She and her sister, both now adults, sat on the end of their parents' double bed, still covered with the crocheted coverlet of their deceased Mother, talking, or trying to carry on a conversation with their Dad, who had a severe hearing loss. The television was blaring so loud, it was heard in the driveway where the sisters parked.
Every sentence they uttered was repeated louder, much louder--so loud the sisters developed sore throats. He would not wear his one hearing aid. He was too frugal to buy two hearing aids.
"Dad, please put in your hearing aid," one sister said.
"But I can hear fine," Dad said. Earlier, she had received the same answer to the need to reduce the television's volume so neighbors could have their own conversations or rest.
After this exchange, the other sister exited the conversation and room, exasperated at her Dad's stubborn refusal to accommodate his daughters' visit by wearing his one hearing aid and turning down the TV volume.
This scene was an oft repeated effort by the sisters and their brother to communicate with their Dad whose hearing loss was becoming critical.
Yes, the sister leaving the room was me and it was an oft repeated ritual which popped into my mind today.
In my geriatric years memories flash through my mind triggered by seemingly incongruent times and events.
Today during our 15-minute ride home following church services, several memories flashed in and out, the subject of which was my Dad, who lived 92.5 years. He was a devout man, who rarely missed a church service.
Dad was the traditional head of household with ultra conservative religious and moral standards. His parents had eight children (including Dad) and were farmers around Stephenville, TX.
When I was old enough to remember, his parents were peanut farmers plus raising animals like hogs, chickens and cattle for meat. They had a huge garden and fruit orchard.
Dad left farming to obtain a business certificate from Draughon's Business College in Abilene TX . After marriage his first job in 1936 was bookkeeping for a firm in Abilene. He never talked of the depression, but that time period shaped his frugality. He only financed one thing his entire life, our home. Everything else was 'cash and carry,' the phrase of his day.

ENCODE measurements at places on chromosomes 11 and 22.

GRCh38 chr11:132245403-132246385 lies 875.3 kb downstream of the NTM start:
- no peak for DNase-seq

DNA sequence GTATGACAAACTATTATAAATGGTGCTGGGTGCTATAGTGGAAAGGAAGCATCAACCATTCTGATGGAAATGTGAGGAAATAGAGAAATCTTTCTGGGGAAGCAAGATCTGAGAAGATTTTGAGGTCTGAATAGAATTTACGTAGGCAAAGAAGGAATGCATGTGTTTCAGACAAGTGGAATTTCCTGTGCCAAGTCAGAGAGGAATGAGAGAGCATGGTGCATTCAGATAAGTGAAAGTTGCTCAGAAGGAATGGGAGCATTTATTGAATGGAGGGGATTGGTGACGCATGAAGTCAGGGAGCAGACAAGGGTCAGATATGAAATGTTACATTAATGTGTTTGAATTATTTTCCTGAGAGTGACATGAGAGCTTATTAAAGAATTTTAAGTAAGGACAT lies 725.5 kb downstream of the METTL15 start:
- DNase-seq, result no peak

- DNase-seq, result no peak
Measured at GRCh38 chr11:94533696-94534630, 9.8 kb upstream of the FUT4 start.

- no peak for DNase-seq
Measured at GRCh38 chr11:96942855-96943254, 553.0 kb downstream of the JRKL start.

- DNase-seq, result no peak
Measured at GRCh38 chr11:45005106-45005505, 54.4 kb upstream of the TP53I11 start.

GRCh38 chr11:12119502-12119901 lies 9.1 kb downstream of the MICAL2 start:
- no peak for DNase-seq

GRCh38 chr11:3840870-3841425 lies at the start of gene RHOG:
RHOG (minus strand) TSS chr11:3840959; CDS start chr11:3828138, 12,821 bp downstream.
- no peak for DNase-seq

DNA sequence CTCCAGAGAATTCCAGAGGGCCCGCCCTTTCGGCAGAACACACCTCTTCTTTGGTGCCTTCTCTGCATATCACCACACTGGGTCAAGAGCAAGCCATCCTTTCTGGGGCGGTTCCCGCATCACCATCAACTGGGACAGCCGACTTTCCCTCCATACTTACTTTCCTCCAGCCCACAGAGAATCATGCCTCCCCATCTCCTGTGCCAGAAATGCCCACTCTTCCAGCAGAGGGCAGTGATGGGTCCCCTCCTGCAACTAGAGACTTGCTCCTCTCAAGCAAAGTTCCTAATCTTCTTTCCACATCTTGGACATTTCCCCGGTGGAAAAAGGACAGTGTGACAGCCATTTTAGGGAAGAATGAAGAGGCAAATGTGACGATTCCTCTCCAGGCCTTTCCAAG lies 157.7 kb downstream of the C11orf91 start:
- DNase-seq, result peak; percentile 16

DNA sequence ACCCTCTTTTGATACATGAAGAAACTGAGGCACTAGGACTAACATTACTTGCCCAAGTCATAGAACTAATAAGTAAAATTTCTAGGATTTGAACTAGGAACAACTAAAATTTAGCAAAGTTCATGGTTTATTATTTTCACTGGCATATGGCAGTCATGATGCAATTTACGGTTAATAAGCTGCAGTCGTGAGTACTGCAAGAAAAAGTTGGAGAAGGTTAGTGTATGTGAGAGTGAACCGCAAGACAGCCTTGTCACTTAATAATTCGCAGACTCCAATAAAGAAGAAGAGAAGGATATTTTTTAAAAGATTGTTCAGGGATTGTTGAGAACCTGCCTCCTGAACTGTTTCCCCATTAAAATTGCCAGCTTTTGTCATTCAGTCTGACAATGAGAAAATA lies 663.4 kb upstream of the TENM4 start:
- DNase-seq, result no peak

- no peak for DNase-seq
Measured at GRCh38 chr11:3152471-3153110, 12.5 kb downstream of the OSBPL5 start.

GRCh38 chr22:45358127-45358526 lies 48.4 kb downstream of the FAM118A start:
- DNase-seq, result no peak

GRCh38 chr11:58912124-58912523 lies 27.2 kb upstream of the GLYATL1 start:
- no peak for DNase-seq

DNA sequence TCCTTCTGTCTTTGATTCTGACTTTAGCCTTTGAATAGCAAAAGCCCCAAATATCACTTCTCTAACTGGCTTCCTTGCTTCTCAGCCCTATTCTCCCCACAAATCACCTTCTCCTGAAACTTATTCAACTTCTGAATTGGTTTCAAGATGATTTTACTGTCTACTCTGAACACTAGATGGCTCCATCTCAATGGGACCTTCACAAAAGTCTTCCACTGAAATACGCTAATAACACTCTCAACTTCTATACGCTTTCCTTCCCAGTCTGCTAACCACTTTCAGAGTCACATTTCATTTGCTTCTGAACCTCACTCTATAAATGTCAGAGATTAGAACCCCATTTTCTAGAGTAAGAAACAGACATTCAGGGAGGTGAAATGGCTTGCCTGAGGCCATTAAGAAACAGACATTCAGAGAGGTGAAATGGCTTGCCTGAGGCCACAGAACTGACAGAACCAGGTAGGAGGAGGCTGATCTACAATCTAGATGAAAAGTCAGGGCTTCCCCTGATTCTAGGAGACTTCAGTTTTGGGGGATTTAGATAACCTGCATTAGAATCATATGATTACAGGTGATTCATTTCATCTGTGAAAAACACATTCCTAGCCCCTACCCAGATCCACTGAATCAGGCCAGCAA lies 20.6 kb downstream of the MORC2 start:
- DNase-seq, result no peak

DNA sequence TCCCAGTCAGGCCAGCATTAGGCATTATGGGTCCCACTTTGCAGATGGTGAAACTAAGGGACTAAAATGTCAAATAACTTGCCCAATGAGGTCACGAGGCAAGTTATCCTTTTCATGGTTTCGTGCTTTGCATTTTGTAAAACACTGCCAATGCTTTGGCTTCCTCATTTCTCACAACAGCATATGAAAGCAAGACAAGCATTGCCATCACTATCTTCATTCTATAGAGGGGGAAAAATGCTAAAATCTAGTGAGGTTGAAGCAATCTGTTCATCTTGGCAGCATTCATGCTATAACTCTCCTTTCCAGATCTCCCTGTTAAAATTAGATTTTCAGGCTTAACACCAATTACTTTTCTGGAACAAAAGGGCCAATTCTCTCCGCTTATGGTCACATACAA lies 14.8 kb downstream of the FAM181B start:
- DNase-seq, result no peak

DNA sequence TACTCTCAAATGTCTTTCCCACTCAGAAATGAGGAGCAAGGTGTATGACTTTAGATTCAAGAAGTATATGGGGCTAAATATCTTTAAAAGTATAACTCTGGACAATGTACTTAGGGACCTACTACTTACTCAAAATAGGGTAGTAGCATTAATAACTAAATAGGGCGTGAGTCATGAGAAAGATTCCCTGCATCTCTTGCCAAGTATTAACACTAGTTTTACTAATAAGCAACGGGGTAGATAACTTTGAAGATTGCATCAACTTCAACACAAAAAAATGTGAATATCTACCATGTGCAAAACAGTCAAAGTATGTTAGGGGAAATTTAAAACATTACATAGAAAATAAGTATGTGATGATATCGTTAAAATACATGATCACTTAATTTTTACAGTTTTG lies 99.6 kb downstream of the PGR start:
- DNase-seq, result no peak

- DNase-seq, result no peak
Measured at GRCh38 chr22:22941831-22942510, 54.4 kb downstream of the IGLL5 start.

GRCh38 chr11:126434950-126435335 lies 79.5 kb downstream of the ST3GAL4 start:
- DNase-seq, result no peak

Dad rarely talked about his life unless asked. After Mother died I tried to talk with him about his life before me, but it frequently ended like the scenario described above, although I would simply sit in silence, rather than leave the room.
I remember his regaling what a Sunday church service was like. His family made the wine, yes, it was wine then. His parents and the eight children piled into a horse-drawn wagon and rode to church for an Sunday morning service, dinner on the grounds and area wide singing afterward.
He described baptisms at creeks, rivers, ponds, and in Texanese, livestock tanks, which were man-created ponds to hold water for their farm animals. After he died, his oldest sister told me Dad was baptized in a livestock tank.
Dad told me his and Mother's process of adopting me, to which I have alluded in an earlier post. He spoke of it as if it were only yesterday. Despite my perceived list of disappointments to them with some life choices, he spoke of this event fondly, lovingly with no sadness or regret.
What would I have learned, if I had empathized with his inability to cope with his hearing loss? Instead I impetuously shut the door in frustration on our conversations. Recriminatingly shameful and regrettable, my actions were my loss, but I deprived him of some degree of comfort in his last , lonely , wifeless, nearly 15 years by denying him remembrances of his life with his oldest sibling and daughter, me.
Ironically. now my husband, and to a lesser degree myself, have hearing losses. His loss is profound in one ear. He has hearing aids he seldom wears.
My hearing loss is moderate; I also have hearing aids. I wear them to meetings, but I can see why people dislike them. The background nose drowns out a person talking, sitting right next to you.
I did swear long ago, I would buy hearing aids, if and when I needed them. I HAVE.
Yes , Dad was stubborn in refusng to accommodate his children's trying to communicate with him. I hesitate to guess, except he often emphasized when we siblings were in his house, we acted and behaved as he dictated.
Speaking for myself, this did not justify to my lack of empathy for a lonely, widower, my Dad, who, at his advanced age, had few close living friends with whom to share a cup of coffee. He lived an isolated existence in which his primary companion was his TV.
The only brief bright period in his final years, was his roommate in the nursing home. Mr Palmore was a long-time neighbor. They shared a few good months together, almost like old times. Gradually, both their minds degenerated into mild dementia.